For whole grains, I like crisp bread. There are several varieties and they crunch up to make great croutons. So, top that salad up with freshly crumbled crisp bread to fill out this balanced meal with some carbs that will keep you full to the next meal.

So that’s it. Set the table and make sure to choose good, old-fashioned water as your beverage.

Saturday, May 5, 2018

Nutrition Labels: BMI = 27.9

When my diet was at it’s worst, I dreaded reading nutrition labels. Learning to objectively evaluate the nutrition of my food was a difficult yet necessary step. Today I grabbed three boxes of healthy-looking cereals. Even now, it takes me a while to evaluate the labels. For this reason, I usually just look at the ingredients and avoid anything that has any form of sugar added to it. The problem with the above labels is they give the nutritional values for tiny portions that aren’t nearly enough to fill me up until lunch. The box on the left suggests a 160-calorie breakfast. Give me a break! I eat about 600 calories at breakfast. Even if I chose the box on the right, I would need to either eat two servings or grab a muffin on my way to work. The ingredients are mostly visible for the box in the middle and reveal sugar, corn syrup, honey, molasses, dried cane syrup, malt extract, and monoglycerides. That’s seven sources of sugar. Nope. The worst part is that the middle box is the least sugary. It has 10 grams of sugar in a 210 calories serving. Remember that sugar is 4 calories per gram. That means that 40 of the 210 calories (19%) are derived from sugar.

My Red River cereal has no added sugars, so a 140-calorie serving has a mass of 180 grams – a LOT more than the meager 50-gram portions for the above cereals. That kind of bulkiness sticks to my ribs and helps me avoid snacking. I’ve already posted about all the other things I eat at breakfast in my last entry so I’ll forego rehashing that here and move back onto labels.

I tend to avoid breaded foods like this – even though there are cooking instructions to reheat them in the oven. The problem is that, in most cases, the fat content is as high as for a deep-fried version of the same dish. The 11 grams of fat in the suggested portion constitutes 99 calories (9 calories for each gram of fat). Those 99 calories are almost half the 220 calories in the serving. I’m not trying to go super low on my fat intake but I avoid eating anything that derives more than 30% of it’s calories from fat.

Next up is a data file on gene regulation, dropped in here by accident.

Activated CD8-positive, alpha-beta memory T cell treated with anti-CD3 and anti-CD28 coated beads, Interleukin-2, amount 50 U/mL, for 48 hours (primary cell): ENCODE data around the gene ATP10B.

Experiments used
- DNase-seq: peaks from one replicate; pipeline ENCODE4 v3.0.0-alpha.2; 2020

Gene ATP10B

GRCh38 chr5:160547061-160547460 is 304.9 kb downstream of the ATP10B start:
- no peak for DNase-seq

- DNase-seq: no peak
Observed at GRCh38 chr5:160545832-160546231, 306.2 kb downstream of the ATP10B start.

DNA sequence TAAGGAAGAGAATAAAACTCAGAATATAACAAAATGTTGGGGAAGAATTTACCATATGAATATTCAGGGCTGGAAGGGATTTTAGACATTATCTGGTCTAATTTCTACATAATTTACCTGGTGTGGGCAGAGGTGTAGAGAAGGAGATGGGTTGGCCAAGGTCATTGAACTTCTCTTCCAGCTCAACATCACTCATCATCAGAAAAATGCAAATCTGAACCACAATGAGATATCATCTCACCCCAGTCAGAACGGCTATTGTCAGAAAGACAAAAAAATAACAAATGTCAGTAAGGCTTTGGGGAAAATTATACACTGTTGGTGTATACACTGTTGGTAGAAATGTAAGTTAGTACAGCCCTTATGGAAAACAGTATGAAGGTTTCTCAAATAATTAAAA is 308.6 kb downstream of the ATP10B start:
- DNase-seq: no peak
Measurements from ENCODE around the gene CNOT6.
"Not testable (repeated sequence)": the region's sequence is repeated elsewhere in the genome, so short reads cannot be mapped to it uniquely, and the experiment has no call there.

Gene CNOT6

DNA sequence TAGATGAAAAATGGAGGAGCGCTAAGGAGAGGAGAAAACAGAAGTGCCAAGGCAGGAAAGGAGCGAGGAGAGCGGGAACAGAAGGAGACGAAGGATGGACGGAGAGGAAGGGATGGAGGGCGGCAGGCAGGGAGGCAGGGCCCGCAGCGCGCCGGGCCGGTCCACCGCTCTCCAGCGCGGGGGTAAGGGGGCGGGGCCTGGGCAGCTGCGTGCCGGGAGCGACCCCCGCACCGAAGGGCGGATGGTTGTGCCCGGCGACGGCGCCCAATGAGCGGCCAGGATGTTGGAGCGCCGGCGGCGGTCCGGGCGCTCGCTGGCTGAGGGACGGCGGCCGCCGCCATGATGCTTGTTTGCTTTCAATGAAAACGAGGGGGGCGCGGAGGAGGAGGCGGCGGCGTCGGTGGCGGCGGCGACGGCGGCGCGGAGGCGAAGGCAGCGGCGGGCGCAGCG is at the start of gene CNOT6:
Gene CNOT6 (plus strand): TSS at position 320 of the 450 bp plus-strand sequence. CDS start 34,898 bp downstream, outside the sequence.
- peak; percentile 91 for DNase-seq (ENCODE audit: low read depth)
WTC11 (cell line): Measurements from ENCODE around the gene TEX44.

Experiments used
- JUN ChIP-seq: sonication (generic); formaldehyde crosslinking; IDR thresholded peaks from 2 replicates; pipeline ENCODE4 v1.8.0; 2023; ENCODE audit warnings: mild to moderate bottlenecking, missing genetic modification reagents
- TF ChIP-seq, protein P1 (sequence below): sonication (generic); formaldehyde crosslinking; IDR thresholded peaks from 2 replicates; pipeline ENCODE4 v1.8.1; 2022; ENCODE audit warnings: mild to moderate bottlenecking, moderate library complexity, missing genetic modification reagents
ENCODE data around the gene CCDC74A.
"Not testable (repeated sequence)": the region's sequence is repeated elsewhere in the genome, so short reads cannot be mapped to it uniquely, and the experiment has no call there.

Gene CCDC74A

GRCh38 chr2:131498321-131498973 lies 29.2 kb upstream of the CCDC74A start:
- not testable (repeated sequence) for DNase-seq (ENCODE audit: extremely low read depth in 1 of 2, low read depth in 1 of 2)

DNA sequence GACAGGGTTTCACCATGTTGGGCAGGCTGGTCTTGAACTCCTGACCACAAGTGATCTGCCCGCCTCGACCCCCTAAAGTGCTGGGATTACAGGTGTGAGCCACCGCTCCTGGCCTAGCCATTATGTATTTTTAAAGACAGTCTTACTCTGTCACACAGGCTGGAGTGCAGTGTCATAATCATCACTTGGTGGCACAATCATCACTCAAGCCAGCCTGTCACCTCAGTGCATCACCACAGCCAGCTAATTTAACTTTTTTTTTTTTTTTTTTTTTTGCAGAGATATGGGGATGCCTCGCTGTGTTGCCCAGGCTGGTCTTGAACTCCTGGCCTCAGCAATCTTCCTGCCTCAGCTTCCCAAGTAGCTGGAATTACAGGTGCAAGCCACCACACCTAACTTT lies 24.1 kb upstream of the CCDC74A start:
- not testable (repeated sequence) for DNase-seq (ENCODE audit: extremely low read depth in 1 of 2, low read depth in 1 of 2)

Here’s a meal that doesn’t contain much fat or sugar – but also doesn’t contain much food. At 190 calories, I’m going to need to eat 2 or 3 of these things to get full and by the time I do that I’ll have had 42 to 63 percent of my fat intake for the whole day in just one meal.

Yum! A pound of mac’n’cheese! At 510 calories this is a full meal but, sadly, it is spiked with 55% of a day’s worth of salt. I avoid meals that have more than 30% of daily salt requirement. I’m not very concerned with the 18 grams of fat, but the fact that nearly half of that fat is saturated or trans fat isn’t good. This meal doesn’t claim to be healthy though, only to be a satisfying and delicious meal. I believe that claim but will look for something healthier.

Oh no, here’s the info on the snack mix that I used to wolf-down. They suggest a 50-gram serving and that wouldn’t kill me. What was killing me was that I would plow through a 280-gram bag in about an hour just before bed. That meant 1400 calories, 72 grams of fat, and 2520 mg of sodium as a bed-time snack. Ouch. After trying to starve myself all day, though, I couldn’t resist.

Stouffers calls this a ‘fit bowl’. At 340 calories, I think it is a bit shy of being a full meal. Having 24 grams of protein and yet only 8 grams of fat, I tend to agree that this bowl is fit. It isn’t loaded with sugar and has only 1/3rd of daily salt intake. It isn’t a low sodium meal, but at least it isn’t totally spiked with salt. The rice is whole grain, and there are black beans. I’ll have to stretch this meal out a bit, but I decided to buy it.

I decided to add some hulled barley, low-sodium chicken broth, and about a cup of chopped carrot and broccoli. That will bring the above meal up over 500 calories, double the whole grains, and ensure I’m getting enough veggies.

I cooked my barley in the lower part of my steamer and then put the ‘fit bowl’ in the top to heat it up.

With a little Sambal, this turned into a great and really filling meal.